The Real Meaning Behind ‘B.S.’ By Jhene Aiko Ft. H.E.R.

In case you’re wondering what the initials “B.S.” could possibly stand for in Jhené Aiko’s song of the same title, yes, it stands for what you probably think it stands for: “bullsh*t.” Aiko’s song is the fifth track from her third studio album, “Chilombo,” and it features singer H.E.R. in their first collaboration together. H.E.R., whose real name is Gabriella Sarmiento Wilson, joins songwriters Aiko and her former boyfriend (per Songfacts), rapper Big Sean, as well as the duo Fisticuffs, made up of Brian Warfield and Mac Robinson. Aiko has worked with Fisticuffs before, as producers of her debut album, 2014’s “Souled Out.” They also produced many of the tracks on “Chilombo.”

This first foray for the two women has proven to be a big commercial success for both of them. The song reached No. 24 on the Billboard Hot 100 for the week of March 21, 2020, two weeks after its March 6 release, and it’s the fifth consecutive single from the album to reach the top 10 on Billboard’s R&B chart (per That Grape Juice). The song reached a record high for both artists at that point.

But what are they trying to say in the song? Whose “B.S.” is the song talking about? And what kind of B.S. are they up to? Keep reading to find out.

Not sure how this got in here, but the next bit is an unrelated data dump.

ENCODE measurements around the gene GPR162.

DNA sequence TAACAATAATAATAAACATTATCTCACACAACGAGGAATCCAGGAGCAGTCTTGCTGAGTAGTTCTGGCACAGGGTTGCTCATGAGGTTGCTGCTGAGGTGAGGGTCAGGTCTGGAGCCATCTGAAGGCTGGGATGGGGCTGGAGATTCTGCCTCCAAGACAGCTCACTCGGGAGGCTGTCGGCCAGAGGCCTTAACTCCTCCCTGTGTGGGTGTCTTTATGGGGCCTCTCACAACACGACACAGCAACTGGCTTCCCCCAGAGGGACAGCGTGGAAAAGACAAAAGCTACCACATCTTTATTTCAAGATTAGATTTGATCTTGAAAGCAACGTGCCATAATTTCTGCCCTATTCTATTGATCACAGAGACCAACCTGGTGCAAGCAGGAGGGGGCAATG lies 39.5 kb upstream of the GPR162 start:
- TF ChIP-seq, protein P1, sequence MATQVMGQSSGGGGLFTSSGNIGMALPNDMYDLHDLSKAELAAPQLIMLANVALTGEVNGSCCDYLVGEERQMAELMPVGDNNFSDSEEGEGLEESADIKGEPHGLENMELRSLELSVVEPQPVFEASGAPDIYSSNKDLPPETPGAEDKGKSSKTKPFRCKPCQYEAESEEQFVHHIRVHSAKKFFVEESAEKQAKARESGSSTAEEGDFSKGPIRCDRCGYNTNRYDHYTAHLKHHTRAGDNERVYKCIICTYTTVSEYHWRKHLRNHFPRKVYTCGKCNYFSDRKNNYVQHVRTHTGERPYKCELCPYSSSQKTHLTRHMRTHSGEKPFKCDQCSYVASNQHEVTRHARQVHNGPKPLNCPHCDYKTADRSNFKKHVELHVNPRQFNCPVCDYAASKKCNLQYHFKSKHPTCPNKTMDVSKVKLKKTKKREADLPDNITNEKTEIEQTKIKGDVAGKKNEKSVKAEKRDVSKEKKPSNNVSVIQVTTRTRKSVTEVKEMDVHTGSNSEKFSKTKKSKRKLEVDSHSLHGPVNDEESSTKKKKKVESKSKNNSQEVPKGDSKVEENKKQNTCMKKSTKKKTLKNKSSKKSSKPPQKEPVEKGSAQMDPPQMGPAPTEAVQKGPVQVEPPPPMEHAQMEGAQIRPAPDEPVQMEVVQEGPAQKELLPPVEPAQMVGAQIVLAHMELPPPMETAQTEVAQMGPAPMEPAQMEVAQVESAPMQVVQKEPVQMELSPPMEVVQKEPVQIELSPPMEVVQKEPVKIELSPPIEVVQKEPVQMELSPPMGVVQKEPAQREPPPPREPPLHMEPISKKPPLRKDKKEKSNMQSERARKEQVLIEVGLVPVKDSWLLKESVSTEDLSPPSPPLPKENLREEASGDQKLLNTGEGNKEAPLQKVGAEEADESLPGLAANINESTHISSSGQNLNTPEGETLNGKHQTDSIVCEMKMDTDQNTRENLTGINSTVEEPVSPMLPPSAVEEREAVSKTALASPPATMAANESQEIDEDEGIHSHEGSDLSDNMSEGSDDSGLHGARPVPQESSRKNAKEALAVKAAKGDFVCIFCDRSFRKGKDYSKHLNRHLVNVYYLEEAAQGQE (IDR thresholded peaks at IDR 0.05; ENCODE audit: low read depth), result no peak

"B.S." celebrates freedom after a failed relationship

Like the explicit language and fierce rawness of Alanis Morissette’s “You Oughta Know,” but as a smoother, calmer R&B jam, Jhené Aiko’s hit “B.S.” considers the aftermath of a breakup — but one that went better than for the furious Morissette. Unlike in the 1995 alt-rock hit, Aiko and H.E.R. are happy to be rid of the lovers dragging them down.

Aiko calls her boyfriend “whack,” and warns him that she’s “done dealing with you,” and “back on my B.S.,” meaning, she’s tired of his crap and doing her own thing instead (per Songfacts). Aiko’s got her confidence back, riding around in her Model X — a high-end luxury vehicle from Tesla that apparently starts at $106,000. According to Genius, Aiko has a rose gold Model X herself. She might not be talking about her car when she sings, “pretty little skinny, little bitty body model-esque.”

H.E.R. too is tired of her beau, singing about being with other men in the lyrics, “I’m out here, I’m gettin’ stupid, I’m done bein’ exclusive.” With a not-so-subtle wink to Coldplay, H.E.R. sings, “Might just see him for the weekend, you say that’s a cold play,” referring to the band’s 2015 hit “Hymn for the Weekend,” which featured Beyonce. One of these “hims” might be her ex’s roommate, who she “just met” and is putting on her “to-do list.” 

Both women are living it up after their failed relationships. We could all use some of that freedom.

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